America had a radically different relationship with drugs a century ago. Drug prohibitions were few, and while alcohol was considered a menace, the public regularly consumed substances that are widely demonized today. Heroin was marketed by Bayer Pharmaceuticals, and marijuana was available as a tincture of cannabis sold by Parke Davis and Company.
Exploring how this rather benign relationship with psychoactive drugs was transformed into one of confusion and chaos, The Cult of Pharmacology tells the dramatic story of how, as one legal drug after another fell from grace, new pharmaceutical substances took their place. Whether Valium or OxyContin at the pharmacy, cocaine or meth purchased on the street, or alcohol and tobacco from the corner store, drugs and drug use proliferated in twentieth-century America despite an escalating war on “drugs.”
Richard DeGrandpre, a past fellow of the National Institute on Drug Abuse and author of the best-selling book Ritalin Nation, delivers a remarkably original interpretation of drugs by examining the seductive but ill-fated belief that they are chemically predestined to be either good or evil. He argues that the determination to treat the medically sanctioned use of drugs such as Miltown or Seconal separately from the illicit use of substances like heroin or ecstasy has blinded America to how drugs are transformed by the manner in which a culture deals with them.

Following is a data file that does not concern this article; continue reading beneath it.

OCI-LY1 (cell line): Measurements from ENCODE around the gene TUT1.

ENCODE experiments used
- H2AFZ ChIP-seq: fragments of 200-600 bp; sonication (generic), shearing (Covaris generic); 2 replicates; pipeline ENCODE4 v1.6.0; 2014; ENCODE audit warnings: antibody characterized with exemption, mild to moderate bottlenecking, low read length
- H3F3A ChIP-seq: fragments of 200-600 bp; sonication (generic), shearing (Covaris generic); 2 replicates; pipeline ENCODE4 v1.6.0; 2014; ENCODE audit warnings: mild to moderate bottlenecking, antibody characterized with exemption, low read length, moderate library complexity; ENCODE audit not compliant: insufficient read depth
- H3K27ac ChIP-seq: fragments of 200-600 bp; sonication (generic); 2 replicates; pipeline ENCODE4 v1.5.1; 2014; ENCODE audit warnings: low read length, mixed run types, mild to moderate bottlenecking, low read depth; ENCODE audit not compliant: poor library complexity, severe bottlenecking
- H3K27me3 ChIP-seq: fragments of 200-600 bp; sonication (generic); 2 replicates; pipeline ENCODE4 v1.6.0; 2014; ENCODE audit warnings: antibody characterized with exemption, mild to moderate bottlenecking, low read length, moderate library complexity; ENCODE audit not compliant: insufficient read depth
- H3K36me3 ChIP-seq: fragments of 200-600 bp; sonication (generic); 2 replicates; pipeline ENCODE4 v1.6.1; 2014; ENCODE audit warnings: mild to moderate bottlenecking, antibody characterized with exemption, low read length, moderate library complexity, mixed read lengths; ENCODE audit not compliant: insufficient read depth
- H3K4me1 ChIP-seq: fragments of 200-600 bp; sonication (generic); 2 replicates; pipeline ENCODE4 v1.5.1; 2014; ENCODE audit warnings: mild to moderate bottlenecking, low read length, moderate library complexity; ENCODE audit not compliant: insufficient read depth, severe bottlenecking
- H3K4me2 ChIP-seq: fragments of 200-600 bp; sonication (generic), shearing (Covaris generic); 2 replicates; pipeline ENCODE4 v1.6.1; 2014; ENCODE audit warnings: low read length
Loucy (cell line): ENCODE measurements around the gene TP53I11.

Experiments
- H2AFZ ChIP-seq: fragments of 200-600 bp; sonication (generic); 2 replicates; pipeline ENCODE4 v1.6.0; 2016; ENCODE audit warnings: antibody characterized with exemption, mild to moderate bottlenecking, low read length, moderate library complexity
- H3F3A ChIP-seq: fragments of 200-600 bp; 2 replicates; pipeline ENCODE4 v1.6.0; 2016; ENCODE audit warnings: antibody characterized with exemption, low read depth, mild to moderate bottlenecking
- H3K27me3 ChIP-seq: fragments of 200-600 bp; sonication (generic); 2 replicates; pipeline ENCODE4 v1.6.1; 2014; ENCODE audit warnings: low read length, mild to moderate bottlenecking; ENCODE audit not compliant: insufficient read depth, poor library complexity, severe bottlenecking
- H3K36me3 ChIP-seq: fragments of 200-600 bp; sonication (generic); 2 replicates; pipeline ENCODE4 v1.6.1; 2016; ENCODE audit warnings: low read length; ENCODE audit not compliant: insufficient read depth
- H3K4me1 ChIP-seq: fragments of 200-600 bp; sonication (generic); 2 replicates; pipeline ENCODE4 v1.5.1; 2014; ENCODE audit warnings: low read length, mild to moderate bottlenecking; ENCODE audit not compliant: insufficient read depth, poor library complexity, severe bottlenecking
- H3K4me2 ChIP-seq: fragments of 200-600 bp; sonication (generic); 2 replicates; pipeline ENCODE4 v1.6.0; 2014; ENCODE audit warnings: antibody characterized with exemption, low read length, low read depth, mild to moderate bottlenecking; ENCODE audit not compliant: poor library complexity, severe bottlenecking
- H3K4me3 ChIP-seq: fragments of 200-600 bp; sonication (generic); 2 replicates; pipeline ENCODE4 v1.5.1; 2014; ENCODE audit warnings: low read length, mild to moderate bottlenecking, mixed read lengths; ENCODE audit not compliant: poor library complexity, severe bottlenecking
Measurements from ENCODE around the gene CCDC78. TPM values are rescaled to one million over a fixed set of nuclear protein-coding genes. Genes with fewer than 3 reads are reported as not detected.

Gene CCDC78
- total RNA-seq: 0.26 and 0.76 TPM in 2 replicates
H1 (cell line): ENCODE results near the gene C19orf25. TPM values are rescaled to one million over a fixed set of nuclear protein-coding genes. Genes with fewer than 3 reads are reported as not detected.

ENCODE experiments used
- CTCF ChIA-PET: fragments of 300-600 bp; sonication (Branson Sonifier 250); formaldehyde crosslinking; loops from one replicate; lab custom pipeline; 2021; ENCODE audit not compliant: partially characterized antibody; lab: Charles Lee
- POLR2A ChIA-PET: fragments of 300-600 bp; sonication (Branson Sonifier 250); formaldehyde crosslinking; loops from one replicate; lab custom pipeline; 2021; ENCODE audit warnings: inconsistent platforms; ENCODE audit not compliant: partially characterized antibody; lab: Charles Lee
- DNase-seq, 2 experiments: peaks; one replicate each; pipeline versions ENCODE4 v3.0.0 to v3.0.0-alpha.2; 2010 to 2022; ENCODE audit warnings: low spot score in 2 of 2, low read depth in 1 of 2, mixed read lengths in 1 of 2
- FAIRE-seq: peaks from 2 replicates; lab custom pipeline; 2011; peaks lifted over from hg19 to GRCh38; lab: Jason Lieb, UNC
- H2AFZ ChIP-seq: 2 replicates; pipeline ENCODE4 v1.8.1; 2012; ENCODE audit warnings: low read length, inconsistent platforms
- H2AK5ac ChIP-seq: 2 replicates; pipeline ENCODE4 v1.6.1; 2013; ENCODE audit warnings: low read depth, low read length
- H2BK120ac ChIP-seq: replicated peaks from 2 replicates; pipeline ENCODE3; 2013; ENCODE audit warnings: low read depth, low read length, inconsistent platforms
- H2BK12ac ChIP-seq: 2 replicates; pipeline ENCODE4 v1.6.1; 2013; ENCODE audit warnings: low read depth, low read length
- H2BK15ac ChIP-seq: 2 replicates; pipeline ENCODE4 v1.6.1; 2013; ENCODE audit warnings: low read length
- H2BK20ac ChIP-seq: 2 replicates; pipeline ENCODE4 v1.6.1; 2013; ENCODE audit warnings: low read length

Bringing forth a wealth of scientific research showing the powerful influence of social and psychological factors on how the brain is affected by drugs, DeGrandpre demonstrates that psychoactive substances are not angels or demons irrespective of why, how, or by whom they are used. The Cult of Pharmacology is a bold and necessary new account of America’s complex relationship with drugs.
|Publisher:||Duke University Press Books|
|Product dimensions:||5.70(w) x 9.10(h) x 0.80(d)|
About the Author
Richard DeGrandpre is an independent scholar of drugs and other “technologies of the self.” He has a doctorate in psychopharmacology and was a fellow of the National Institute on Drug Abuse. He is the author of Ritalin Nation: Rapid-Fire Culture and the Transformation of Human Consciousness and Digitopia: The Look of the New Digital You. He has also written numerous scientific, theoretical, and popular articles on drugs and is a former senior editor at Adbusters magazine.
Table of ContentsPreface vii
Part One. End of a Century
1. Mama Coca 3
2. Cult of the SSRI 34
3. The Emperor‘s New Smokes 64
Part Two. Earlier Times
4. The Placebo Text 103
5. America‘s Domestic Drug Affair 138
6. War 170
Part Three. While at War
7. The Drug Reward 179
8. Possessed by the Stimulus 208
9. Ideology 236
Appendix One. Escalation of American Drug Laws in the Twentieth Century 243
Appendix Two. U.S. Regulations Allowing a White Market for Drugs in the Twentieth Century 245
Selective Bibliography 283